ABC WEDNESDAY and we're already up to letter 'M'.
Monteverdi, who was born in the sixteenth century, wrote Madrigals. I found this translation of one of them and I have taken the liberty of versifying it. I have done this because I was conscious of the fact that there was a link between Monteverdi's words and the lyrics of modern songs bewailing lost love. I have always tended to think of shepherds as 'rough peasants' but many of them, though un-schooled, may have been very sensitive souls. I may be far off Monteverdi's mark, but I hope I've captured a little of the spirit of this old old song.
Direct Translation by Charles Marshall.
Heavy, the weight of the day.
And the beach leaves scorched and curled.
The roots dug deep in the soil
To find a watery world.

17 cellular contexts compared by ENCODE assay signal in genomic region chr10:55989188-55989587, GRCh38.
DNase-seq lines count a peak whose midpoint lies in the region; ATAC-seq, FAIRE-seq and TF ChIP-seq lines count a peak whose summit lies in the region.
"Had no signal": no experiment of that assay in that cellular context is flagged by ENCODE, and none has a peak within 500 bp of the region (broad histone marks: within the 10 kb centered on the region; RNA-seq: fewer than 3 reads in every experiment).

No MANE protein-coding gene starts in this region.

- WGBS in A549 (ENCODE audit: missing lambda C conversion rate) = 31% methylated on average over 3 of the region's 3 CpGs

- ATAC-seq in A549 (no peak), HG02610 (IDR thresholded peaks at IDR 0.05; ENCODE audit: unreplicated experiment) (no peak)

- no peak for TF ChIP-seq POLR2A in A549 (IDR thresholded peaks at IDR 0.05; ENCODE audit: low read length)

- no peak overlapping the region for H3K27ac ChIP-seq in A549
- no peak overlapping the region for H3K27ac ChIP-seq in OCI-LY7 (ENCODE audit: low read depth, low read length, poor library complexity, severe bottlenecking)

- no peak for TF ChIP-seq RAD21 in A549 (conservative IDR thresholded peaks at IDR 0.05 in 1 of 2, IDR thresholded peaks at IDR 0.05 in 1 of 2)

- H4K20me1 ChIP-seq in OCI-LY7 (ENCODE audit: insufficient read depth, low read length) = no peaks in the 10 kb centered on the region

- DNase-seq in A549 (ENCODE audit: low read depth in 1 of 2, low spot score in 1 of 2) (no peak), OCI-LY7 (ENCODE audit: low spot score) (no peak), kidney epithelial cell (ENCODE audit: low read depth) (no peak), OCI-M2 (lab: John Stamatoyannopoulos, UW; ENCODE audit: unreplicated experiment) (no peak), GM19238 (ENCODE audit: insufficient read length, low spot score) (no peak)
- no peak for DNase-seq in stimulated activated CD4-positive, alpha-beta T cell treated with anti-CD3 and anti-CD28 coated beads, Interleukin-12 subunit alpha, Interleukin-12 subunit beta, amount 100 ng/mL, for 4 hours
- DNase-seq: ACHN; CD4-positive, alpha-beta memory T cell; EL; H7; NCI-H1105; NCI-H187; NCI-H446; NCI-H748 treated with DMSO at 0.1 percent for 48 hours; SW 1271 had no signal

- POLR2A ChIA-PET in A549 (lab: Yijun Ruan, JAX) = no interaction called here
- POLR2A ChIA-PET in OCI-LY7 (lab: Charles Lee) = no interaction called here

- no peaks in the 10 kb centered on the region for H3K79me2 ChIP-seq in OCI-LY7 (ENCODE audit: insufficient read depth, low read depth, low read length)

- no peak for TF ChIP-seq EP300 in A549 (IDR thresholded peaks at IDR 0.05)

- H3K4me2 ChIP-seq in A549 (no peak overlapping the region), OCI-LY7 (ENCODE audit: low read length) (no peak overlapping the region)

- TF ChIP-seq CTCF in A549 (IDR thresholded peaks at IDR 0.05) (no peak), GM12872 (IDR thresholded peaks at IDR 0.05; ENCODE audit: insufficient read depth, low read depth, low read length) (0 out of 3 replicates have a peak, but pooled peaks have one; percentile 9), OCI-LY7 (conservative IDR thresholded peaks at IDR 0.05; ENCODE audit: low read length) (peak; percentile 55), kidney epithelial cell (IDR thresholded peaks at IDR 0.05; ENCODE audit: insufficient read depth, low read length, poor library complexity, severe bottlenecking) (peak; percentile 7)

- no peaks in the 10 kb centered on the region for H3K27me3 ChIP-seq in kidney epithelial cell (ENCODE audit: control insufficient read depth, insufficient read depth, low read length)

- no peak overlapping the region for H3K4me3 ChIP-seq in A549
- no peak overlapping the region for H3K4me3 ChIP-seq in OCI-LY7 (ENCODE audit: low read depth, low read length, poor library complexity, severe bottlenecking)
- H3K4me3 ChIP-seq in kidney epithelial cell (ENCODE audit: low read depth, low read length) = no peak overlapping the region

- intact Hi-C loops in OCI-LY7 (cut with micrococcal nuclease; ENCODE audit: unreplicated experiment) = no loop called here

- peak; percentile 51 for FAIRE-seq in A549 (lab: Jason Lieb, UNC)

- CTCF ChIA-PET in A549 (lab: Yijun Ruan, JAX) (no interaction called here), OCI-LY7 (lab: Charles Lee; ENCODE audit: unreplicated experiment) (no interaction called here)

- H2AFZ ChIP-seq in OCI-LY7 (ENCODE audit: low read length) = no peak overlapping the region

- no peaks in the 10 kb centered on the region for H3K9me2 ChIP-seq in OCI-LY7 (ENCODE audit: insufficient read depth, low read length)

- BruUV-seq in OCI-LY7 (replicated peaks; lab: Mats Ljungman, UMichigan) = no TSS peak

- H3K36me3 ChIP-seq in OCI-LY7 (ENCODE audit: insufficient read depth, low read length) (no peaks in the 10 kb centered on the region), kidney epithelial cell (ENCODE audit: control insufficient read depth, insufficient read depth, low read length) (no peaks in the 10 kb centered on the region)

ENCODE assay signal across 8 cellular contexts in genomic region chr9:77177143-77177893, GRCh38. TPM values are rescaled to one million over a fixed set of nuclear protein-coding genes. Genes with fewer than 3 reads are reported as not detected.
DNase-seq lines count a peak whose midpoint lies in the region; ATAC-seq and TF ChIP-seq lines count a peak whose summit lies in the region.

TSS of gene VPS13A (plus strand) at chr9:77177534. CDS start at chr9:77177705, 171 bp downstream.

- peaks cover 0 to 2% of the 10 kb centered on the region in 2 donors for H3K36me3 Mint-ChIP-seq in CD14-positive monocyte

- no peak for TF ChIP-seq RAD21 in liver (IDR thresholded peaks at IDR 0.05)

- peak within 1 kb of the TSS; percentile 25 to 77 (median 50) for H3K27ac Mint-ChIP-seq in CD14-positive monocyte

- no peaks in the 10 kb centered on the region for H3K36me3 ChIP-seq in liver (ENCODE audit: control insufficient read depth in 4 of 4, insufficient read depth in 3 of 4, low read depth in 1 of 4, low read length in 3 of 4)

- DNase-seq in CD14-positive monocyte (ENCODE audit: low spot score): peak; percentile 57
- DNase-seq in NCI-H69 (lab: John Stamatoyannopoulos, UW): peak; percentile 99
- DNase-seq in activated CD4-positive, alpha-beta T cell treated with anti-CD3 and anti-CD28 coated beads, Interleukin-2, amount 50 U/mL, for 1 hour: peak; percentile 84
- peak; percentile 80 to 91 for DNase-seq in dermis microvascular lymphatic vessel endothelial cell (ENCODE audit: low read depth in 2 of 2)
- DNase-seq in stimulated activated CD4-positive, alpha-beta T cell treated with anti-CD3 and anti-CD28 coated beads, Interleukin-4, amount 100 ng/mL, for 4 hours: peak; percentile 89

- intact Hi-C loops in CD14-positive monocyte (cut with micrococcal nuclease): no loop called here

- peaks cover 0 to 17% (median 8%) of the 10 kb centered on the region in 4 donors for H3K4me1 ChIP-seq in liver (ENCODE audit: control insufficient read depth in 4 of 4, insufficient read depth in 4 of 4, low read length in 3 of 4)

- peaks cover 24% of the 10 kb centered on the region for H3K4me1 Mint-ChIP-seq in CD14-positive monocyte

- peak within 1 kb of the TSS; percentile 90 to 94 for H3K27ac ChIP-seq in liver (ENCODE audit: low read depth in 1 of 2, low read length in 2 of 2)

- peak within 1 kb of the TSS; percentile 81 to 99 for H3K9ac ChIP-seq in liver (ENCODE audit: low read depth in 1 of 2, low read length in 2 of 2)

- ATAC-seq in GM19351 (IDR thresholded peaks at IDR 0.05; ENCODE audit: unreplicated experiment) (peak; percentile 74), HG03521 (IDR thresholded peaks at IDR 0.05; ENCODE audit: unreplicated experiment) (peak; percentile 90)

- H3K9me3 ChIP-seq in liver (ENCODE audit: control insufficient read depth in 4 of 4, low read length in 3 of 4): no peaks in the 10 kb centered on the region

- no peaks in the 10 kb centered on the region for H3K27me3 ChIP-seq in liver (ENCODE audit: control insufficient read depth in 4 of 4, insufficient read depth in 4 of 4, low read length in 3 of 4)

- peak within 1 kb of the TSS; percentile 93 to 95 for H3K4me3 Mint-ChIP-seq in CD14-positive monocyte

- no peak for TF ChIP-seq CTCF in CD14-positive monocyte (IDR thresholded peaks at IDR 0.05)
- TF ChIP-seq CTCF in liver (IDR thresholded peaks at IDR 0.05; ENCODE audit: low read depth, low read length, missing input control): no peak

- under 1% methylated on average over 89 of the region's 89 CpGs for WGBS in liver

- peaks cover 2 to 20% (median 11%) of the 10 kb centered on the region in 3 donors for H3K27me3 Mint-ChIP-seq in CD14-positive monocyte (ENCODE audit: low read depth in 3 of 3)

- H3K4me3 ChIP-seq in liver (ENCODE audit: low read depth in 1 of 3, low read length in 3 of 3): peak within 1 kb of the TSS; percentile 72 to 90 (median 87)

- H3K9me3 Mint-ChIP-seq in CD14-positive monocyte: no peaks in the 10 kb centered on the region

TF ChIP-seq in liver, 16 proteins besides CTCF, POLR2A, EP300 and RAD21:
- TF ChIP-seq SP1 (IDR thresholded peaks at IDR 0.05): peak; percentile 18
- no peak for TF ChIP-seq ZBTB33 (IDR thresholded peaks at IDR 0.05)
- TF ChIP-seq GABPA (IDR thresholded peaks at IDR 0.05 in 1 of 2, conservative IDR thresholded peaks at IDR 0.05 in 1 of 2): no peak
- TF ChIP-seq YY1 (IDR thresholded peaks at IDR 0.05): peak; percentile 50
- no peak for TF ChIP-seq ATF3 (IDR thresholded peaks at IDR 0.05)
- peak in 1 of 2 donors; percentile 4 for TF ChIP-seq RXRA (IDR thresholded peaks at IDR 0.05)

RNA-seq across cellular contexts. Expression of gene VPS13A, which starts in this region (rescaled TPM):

He found the shade of a pine,
Where all his sheep lay sleeping,
And he took from its sheath his knife
Which was always in his keeping.
He cut her name in the bark,
That name meaning so much to him,
But the pain of a lover-left
Almost threatened to undo him.
Deep he cut with the knife,
Till the sap ran like his tears;
He carved the words she had said
Which would torture him for years.
The day began to cool,
But white-hot remained his ardor.
The day sank like a stone,
But the stone of his heart was harder.
The night breeze cooled his cheeks
And the black of night descended.
The sheep must be taken home,
For the long sad day had ended.
The clefts from his knife in the tree
Were no longer seen with his eyes,
But his fingers traced their lines
And he wept for all sad goodbyes.